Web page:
Dialogue is pretty easy to invent. Most people spend plenty of time imagining future conversations and recalling past ones. It's a short step to imagining conversations between characters. It's when it comes to writing them down that difficulties arise.
Various style guides will give you invaluable aid in laying out your dialogue* on the page, and there are all sorts of conventions about acceptable proportions when combining speech and non-speech in the same paragraph and what-have-you.
The most common difficulty seems to lie in maintaining the pace and flow of a natural conversation when reading, while at the same time giving indications of tone, gesture and other nonverbal communication, not to mention ensuring that the reader doesn't get confused as to who is speaking.
In French, there is a convention which while it is somewhat vertigo-inducing the first time, does away very nicely with all these problems at once:
Armand and Philippe were sitting outside their favorite café on the Champs-Elysées as usual when their attention was caught by the appearance of an elderly lady with a small dog, followed closely by a leggy blonde with a huge alsatian.
- they are together, those two, do you think ?
- I do not think, Armand my friend, I only observe ?
Armand, gently teasing
- but what do you observe, Philippe my old chum ?
- Sultan and César are taking their ladies to the park.
Unfortunately this convention, present in French for at least a century, is not available in the English speaking world - though I'll get behind anyone who wants to use it.
Writing in English, you have to say who said what and how they said it.
Now a whole lot of you will have been enjoined by your English teachers to avoid "said", and use something "more interesting" or "more descriptive". Others will have told you to "use adverbs".
"They are together, those two, do you think?" Asked Armand.
"I do not think, Armand my friend, I only observe," Philippe replied.
"But," Armand continued in a gently teasing tone, "what do you observe, Philippe my old chum?"
"Sultan and César are taking their ladies to the park," Philippe smugly concluded.
How much do those complements really add? We know the first line is a question, even without the questionmark. What Philippe says can only be a reply, Armand then continues his earlier thought and Philippe concludes the dialog with a rather weak joke. These words are almost completely redundant - they are there only to hang something else onto. The first one tells us who speaks first, and the third and fourth enable us to attach some color.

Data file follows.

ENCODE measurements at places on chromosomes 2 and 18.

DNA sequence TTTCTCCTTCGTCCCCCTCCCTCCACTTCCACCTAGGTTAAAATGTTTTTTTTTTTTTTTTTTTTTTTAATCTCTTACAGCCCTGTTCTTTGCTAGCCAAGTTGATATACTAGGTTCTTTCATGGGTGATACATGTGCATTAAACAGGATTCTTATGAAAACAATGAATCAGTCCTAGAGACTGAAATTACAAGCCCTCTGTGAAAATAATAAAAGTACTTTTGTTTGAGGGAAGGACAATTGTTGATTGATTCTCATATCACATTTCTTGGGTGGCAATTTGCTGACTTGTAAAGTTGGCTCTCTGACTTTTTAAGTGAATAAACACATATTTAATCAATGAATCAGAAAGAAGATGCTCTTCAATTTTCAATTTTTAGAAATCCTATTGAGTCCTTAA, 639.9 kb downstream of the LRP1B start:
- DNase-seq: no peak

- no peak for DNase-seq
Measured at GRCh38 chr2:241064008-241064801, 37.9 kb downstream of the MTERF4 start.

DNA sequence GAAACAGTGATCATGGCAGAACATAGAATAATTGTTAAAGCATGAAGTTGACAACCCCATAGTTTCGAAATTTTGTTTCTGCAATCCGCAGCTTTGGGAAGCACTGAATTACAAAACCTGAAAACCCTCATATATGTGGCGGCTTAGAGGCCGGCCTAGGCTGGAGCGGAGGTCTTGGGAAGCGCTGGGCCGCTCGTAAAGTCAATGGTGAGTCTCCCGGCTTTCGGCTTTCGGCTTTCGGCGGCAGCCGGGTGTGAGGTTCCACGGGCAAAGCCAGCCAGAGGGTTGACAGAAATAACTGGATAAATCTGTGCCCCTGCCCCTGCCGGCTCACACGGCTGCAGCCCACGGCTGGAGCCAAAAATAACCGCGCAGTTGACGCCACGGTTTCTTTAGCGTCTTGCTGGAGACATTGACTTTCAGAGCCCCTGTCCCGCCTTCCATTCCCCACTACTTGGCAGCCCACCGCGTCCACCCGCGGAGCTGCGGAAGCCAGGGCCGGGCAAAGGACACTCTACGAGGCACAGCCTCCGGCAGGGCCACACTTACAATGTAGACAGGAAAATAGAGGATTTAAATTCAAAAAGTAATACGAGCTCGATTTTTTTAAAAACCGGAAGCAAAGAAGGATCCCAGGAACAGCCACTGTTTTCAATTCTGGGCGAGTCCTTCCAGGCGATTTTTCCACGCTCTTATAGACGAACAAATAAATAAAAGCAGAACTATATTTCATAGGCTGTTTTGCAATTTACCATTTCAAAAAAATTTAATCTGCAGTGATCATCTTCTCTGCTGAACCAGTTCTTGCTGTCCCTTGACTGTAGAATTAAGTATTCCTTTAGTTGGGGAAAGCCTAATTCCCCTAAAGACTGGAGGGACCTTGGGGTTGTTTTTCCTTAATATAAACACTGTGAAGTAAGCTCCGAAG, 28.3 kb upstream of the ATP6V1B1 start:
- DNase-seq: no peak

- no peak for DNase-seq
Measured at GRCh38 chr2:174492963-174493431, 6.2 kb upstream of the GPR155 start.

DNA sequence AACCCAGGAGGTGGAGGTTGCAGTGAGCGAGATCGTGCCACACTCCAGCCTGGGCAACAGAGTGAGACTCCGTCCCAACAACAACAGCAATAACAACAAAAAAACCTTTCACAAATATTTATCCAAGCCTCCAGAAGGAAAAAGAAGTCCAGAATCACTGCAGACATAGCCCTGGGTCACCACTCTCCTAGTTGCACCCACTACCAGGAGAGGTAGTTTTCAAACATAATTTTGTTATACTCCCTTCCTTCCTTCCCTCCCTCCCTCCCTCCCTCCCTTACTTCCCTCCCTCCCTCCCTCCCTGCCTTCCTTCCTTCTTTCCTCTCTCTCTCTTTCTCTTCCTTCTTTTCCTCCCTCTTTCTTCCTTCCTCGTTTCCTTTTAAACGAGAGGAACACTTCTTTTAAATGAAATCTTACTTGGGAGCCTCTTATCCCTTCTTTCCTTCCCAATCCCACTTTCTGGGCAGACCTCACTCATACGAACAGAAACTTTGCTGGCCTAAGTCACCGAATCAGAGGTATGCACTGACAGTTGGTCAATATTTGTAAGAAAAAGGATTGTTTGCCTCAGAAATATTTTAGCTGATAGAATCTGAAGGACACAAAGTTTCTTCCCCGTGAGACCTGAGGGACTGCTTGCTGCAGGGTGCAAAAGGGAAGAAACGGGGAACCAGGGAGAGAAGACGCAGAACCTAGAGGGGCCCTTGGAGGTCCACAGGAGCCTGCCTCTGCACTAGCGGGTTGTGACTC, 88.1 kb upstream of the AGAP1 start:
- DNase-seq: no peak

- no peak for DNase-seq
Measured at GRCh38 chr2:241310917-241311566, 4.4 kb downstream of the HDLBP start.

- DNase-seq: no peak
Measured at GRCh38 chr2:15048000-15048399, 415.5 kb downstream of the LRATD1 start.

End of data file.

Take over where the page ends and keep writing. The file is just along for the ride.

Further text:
Those aforementioned English teachers would probable have been disappointed that we didn't say inquired, reposted, insisted and declared, but these would have been no less redundant, and more than a little distracting. Indeed, the more you search for alternatives to "said", the more distracting it becomes, and the more your characters sound like schoolgirls in something by Elinor Brent-Dyer or Frank Richards. And not for nothing, since Frank Richards often used this for comic effect, though he was equally capable when using plain old said with adverbs. Notice especially the use of "repeated" in the second example, and why it isn't redundant.
So here at last are Philippe and Armand as I originally wrote them:
Armand and Philippe were sitting as usual outside their favorite café on the Champs-Elysées when their attention was caught by the appearance of an elderly lady with a small dog, followed closely by a leggy blonde with a huge alsatian.
"They are together, those two, do you think?" said Armand.
"I do not think, Armand my friend, I only observe,"
"But," Armand leaned forward, with the beginning of a smile, "what do you observe, Philippe my old chum?"
"Sultan and César are taking their ladies to the park."
In conclusion, if conclusion there be, I think there is a place where Janet can justifiably expostulate, but much of the time nametagging isn't even necessary, and when it is, said will generally do.
* I use the UK spelling to differentiate between: dialogue - discussion or conversation and a dialog: an educational roleplaying exercise or political/diplomatic exchange. This may be a little fussy of me but it acts as a landmark.
Couldn't agree more. Context almost always suggests how the line is delivered. Beats of action can identify who is talking, and where not, "said" is usually the best choice of speech tag as it becomes almost invisible to the reader.
Unusual speech tags undesirable attention to the writing.
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